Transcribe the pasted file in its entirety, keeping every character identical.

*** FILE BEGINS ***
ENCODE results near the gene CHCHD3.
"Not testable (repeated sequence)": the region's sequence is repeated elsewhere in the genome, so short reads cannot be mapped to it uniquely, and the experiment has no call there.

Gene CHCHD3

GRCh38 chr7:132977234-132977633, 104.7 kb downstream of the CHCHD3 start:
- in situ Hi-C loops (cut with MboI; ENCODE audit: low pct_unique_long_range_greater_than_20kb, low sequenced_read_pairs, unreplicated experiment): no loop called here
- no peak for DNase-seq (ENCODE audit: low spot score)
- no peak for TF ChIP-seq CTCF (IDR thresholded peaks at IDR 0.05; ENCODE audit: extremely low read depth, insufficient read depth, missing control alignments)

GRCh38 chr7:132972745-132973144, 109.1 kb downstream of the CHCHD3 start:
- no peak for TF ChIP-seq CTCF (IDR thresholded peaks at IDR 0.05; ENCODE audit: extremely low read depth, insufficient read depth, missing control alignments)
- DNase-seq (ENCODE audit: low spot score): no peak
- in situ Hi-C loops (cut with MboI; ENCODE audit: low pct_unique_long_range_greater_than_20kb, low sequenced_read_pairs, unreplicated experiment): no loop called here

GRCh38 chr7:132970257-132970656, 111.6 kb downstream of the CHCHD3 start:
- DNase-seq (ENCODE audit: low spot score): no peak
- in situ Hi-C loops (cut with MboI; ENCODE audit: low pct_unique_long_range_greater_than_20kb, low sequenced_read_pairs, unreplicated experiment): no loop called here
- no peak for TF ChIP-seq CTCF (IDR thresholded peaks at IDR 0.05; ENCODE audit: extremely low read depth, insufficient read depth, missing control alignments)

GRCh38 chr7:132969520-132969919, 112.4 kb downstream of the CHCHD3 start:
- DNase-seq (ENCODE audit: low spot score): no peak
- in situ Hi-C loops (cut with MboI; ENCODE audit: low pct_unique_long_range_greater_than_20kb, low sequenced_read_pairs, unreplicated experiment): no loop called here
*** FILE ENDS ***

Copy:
ENCODE results near the gene CHCHD3.
"Not testable (repeated sequence)": the region's sequence is repeated elsewhere in the genome, so short reads cannot be mapped to it uniquely, and the experiment has no call there.

Gene CHCHD3

GRCh38 chr7:132977234-132977633, 104.7 kb downstream of the CHCHD3 start:
- in situ Hi-C loops (cut with MboI; ENCODE audit: low pct_unique_long_range_greater_than_20kb, low sequenced_read_pairs, unreplicated experiment): no loop called here
- no peak for DNase-seq (ENCODE audit: low spot score)
- no peak for TF ChIP-seq CTCF (IDR thresholded peaks at IDR 0.05; ENCODE audit: extremely low read depth, insufficient read depth, missing control alignments)

GRCh38 chr7:132972745-132973144, 109.1 kb downstream of the CHCHD3 start:
- no peak for TF ChIP-seq CTCF (IDR thresholded peaks at IDR 0.05; ENCODE audit: extremely low read depth, insufficient read depth, missing control alignments)
- DNase-seq (ENCODE audit: low spot score): no peak
- in situ Hi-C loops (cut with MboI; ENCODE audit: low pct_unique_long_range_greater_than_20kb, low sequenced_read_pairs, unreplicated experiment): no loop called here

GRCh38 chr7:132970257-132970656, 111.6 kb downstream of the CHCHD3 start:
- DNase-seq (ENCODE audit: low spot score): no peak
- in situ Hi-C loops (cut with MboI; ENCODE audit: low pct_unique_long_range_greater_than_20kb, low sequenced_read_pairs, unreplicated experiment): no loop called here
- no peak for TF ChIP-seq CTCF (IDR thresholded peaks at IDR 0.05; ENCODE audit: extremely low read depth, insufficient read depth, missing control alignments)

GRCh38 chr7:132969520-132969919, 112.4 kb downstream of the CHCHD3 start:
- DNase-seq (ENCODE audit: low spot score): no peak
- in situ Hi-C loops (cut with MboI; ENCODE audit: low pct_unique_long_range_greater_than_20kb, low sequenced_read_pairs, unreplicated experiment): no loop called here